Objectives Solid type bushings such as, ERIP (epoxy resin impregnated paper) and SRBP (synthetic resin bonded paper), are attractive due to being maintenance free and pose no environment risk from oil leakage. Nevertheless, solid dielectrics can degrade over time in the presence of a high internal electric field and thermal ageing. The most common manifestation of degradation is electrical treeing as a result of partial discharge (PD) activity. In the specific case of bushings the trees grow between the stress grading foils progressively shorting these out; this changes the capacitance of the bushing. When too many foils have become shorted the bushing is liable to fail.Due to the degradation mechanism two complementary detection techniques are available:Monitor for partial discharge activity – this tells the asset owner that degradation is taking place but not the severity or how much damage has already occurred. Radiometric techniques, such as RFI (radio frequency interference) monitoring, provide spot data during routine substation inspections and can detect internal PD activity; this is the first chance to detect a developing problem. RFI data can be used as the trigger for more detailed monitoring to track the development of the PD through a permanent monitoring solution.Monitor the capacitance and power factor of the bushing – these measurements can either be performed as a relative measurement, comparing all three phases, or by using a voltage reference (from a Voltage Transformer on site), the true power factor can be determined. Relative measurements have shown success, but suffer from variability in system voltage; having a voltage reference provides a means to provide more consistent and meaningful data which can be more readily compared with factory, nameplate or previous field test results. The project will assess the advantages and disadvantages of relative and absolute measurements, as well as the practicalities of installing the additional equipment required for a voltage reference. Additionally, consideration will be given to the benefits of permanently installed systems versus the concept of installing the necessary sensors and safety box, and using a portable system to acquire data for a limited time period i.e. a week or month. In the latter case, reproducibility of results will be a key consideration.An adapter will be attached to the bushing tap (Bushing Tap Adapter or BTA) to measure the leakage current from which the capacitance and relative power factors can be determined.The BTA can also be used to detect PD signals. Any measured PD may originate either from inside the bushing or from outside the bushing i.e. from inside the transformer tank, on the bars connected to the bushing, or on equipment in proximity to the bushing. On one hand this is a disadvantage in terms of assessing the health of the bushing, but the presence of PD is an indicator of some developing problem, so detection of an issue inside the transformer is advantageous; appropriate signal processing is required to discriminate and identify the source of PD in detail. The project will therefore also assess the potential advantages of both asynchronous and simultaneous PD monitoring along with the capacitance measurements.In addition, the leakage current sinusoidal waveforms may be captured over a short time period so as to allow for Fourier analysis and detection of harmonic content present in the current; the presence of harmonics may indicate a system issue, including an overvoltage condition, or may indicate the presence of a DC offset related to geomagnetically induced currents. In addition, the capture of fast transients on the system, picked up through the bushing tap, will provide indiciation of possible root causes of deterioration. The role of fast transients, related to lightning and switching activity, is poorly understood in terms of bushing reliability in the field; traditional but infrequent offline testing provides little value in this area. Online monitoring is a means to improve situational awareness with respect to the bushing population. The project will take place in two initial phases.Phase 1An initial assessment of an online continuous system will be undertaken by:Installing continuous online bushing monitoring at a number of National Grid sites.Collecting data with and without a voltage reference.Rotating monitoring systems between sites and assess reproducibility of the data.Contextual data such as load, MW/MVAr, tap position etc will also be captured as a means to understand possible variations in the raw diagnostics data.Phase 2Trial newly launched bushing monitoring system with integrated PD monitoring.Benchmark against Phase 1 results.Assess benefits of simultaneous power factor and PD measurements.After sufficient confidence has been gained in the reliability and repeatability of the data generated during Phases 1 and 2, a potential follow-on project utilising the facilityies at Deeside is envisaged. Here the power frequency waveform could be distorted by injecting a DC offset and/or harmonics, and the effect on the output of the monitoring system investigated. To provide National Grid with the knowledge to be able to undertake condition assessment programmes of solid type bushings based on onsite condition monitoring measurements, and to provide tools to detect early bushing deterioration and prevent catastrophic failure.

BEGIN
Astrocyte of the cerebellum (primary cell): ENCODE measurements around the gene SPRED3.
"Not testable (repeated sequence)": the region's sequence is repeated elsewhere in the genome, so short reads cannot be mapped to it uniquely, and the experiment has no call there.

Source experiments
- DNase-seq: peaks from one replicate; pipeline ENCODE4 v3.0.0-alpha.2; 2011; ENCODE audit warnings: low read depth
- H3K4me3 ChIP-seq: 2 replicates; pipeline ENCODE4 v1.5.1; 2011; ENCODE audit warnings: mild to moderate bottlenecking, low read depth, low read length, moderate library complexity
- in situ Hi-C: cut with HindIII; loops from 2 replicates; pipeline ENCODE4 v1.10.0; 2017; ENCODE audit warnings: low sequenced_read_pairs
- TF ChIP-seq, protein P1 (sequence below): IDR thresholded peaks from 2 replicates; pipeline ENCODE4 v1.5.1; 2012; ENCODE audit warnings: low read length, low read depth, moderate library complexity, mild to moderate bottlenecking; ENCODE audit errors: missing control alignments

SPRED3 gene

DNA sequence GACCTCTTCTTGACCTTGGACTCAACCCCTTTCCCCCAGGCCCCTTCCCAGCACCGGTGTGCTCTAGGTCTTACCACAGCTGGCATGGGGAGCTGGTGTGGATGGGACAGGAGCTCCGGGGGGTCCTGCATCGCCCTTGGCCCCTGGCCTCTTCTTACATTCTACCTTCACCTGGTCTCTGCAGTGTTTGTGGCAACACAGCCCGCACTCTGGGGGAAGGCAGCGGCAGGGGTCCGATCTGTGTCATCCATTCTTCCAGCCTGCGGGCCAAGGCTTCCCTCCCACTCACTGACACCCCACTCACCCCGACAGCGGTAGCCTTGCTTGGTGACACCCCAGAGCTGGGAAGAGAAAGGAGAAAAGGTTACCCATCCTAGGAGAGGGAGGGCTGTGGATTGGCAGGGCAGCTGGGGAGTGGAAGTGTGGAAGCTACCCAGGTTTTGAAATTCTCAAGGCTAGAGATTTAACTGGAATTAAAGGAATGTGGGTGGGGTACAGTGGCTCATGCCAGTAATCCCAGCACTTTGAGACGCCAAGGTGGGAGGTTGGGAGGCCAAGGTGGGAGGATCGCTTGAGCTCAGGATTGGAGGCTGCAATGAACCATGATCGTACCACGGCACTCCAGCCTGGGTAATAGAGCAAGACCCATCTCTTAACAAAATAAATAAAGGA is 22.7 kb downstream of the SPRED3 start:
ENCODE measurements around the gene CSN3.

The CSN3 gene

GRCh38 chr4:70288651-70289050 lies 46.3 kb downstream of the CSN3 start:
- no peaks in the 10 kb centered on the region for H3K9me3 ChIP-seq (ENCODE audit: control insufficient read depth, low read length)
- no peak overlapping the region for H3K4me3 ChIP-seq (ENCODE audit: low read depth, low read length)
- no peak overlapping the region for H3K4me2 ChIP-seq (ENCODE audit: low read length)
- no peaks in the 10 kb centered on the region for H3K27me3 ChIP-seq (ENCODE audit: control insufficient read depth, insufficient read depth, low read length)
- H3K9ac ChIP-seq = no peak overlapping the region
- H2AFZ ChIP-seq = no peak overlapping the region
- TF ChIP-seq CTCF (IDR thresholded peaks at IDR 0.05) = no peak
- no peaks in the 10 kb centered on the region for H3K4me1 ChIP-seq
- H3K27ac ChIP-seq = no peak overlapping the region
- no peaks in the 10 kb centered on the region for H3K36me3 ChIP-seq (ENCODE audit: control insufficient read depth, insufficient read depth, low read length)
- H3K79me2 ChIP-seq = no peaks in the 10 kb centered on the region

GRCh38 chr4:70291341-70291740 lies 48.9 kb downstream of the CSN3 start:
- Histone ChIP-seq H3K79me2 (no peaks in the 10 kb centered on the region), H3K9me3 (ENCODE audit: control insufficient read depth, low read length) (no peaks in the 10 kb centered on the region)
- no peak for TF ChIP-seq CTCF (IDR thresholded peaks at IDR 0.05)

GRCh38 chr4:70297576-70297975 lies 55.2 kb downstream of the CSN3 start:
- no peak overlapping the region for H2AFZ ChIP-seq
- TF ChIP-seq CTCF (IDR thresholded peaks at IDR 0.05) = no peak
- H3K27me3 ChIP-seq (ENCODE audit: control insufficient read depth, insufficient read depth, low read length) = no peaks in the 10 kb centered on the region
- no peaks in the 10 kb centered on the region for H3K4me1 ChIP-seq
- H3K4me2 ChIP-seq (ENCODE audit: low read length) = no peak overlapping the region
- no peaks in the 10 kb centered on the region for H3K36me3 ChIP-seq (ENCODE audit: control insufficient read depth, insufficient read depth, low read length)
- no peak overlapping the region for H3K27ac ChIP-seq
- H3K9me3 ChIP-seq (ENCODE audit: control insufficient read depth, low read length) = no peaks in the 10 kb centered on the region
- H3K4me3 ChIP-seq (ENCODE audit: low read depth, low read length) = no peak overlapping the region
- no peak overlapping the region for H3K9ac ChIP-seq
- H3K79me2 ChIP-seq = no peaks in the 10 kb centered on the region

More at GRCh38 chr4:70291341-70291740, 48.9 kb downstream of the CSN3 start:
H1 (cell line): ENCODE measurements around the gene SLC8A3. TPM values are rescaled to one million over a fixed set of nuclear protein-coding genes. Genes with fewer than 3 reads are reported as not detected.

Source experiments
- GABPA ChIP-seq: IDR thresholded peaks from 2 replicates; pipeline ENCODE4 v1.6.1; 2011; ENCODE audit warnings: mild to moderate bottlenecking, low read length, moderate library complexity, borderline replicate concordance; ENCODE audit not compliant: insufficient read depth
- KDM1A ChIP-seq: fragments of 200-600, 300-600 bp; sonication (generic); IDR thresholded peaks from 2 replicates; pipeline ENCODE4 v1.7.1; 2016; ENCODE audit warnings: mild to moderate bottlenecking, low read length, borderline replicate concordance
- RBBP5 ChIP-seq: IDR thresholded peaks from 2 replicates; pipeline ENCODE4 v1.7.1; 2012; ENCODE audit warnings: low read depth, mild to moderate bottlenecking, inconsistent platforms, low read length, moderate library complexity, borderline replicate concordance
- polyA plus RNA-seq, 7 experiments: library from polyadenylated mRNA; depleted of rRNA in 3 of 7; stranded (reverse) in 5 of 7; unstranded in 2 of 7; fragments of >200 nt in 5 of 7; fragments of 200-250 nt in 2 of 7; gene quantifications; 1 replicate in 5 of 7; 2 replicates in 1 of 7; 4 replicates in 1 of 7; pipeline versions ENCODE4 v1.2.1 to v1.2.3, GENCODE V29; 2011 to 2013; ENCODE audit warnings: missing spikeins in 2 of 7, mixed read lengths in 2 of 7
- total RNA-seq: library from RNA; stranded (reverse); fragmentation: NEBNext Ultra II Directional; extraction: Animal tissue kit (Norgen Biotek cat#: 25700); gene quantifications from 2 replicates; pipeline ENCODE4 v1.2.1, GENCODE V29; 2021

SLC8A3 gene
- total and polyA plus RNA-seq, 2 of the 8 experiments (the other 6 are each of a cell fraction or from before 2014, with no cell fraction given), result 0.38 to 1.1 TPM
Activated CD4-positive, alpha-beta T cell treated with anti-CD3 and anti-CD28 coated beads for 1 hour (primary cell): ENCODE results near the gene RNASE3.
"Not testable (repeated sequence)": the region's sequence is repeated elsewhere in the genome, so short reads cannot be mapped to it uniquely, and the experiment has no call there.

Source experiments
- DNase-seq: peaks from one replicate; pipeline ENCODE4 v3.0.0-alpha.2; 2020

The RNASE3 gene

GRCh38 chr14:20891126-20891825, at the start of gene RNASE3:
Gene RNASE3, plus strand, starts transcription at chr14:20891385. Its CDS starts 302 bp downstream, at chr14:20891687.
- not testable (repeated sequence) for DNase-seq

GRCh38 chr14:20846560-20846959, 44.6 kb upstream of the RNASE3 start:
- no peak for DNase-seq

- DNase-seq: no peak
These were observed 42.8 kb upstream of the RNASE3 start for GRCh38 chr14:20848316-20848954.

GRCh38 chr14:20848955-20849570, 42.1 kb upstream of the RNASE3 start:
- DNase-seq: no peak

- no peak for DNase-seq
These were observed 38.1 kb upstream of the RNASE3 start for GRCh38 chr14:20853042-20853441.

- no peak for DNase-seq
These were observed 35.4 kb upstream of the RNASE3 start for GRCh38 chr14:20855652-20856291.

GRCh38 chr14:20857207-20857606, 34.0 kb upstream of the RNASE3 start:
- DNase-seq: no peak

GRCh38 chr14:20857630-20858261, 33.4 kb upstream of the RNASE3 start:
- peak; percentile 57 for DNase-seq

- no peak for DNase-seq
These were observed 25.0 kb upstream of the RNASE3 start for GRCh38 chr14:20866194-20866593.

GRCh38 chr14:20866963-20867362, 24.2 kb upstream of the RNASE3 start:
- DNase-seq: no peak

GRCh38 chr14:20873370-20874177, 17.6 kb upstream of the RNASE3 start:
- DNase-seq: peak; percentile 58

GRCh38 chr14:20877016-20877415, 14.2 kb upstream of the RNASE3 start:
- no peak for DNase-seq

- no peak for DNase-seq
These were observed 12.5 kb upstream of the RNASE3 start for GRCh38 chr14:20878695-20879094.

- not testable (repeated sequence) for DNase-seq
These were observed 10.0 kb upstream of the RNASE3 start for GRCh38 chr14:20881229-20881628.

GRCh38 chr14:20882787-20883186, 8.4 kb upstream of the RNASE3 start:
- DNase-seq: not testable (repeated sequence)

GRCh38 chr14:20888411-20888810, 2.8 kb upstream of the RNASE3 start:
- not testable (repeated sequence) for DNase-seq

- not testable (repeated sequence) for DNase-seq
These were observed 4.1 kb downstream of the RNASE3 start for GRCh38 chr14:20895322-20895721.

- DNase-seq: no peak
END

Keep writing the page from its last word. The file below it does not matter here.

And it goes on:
Abstract Bushings pose a challenge in assessing their condition and determining a meaningful asset health index, which would assist in the management of this asset class. Even when oil sampling can be performed this is carried out on a very infrequent basis as they are typically inaccessible even during outages without scaffolding for the purpose of taking a sample. For dry-type bushings there is no oil to sample. Consequently alternative methods of assessment are required, which would ideally allow more frequent assessment of condition. This project will apply online bushing monitoring on a continual and temporary basis to assess the relative benefits of each. The project will further consider the advantages simultaneous partial discharge (PD) monitoring brings to the assessment of the bushing but more broadly to other connected assets.Although this project will focus on transformer bushings, the technology may applied to through wall bushings.
Publications (none)
Final Report (none)
Added to Database 02/11/22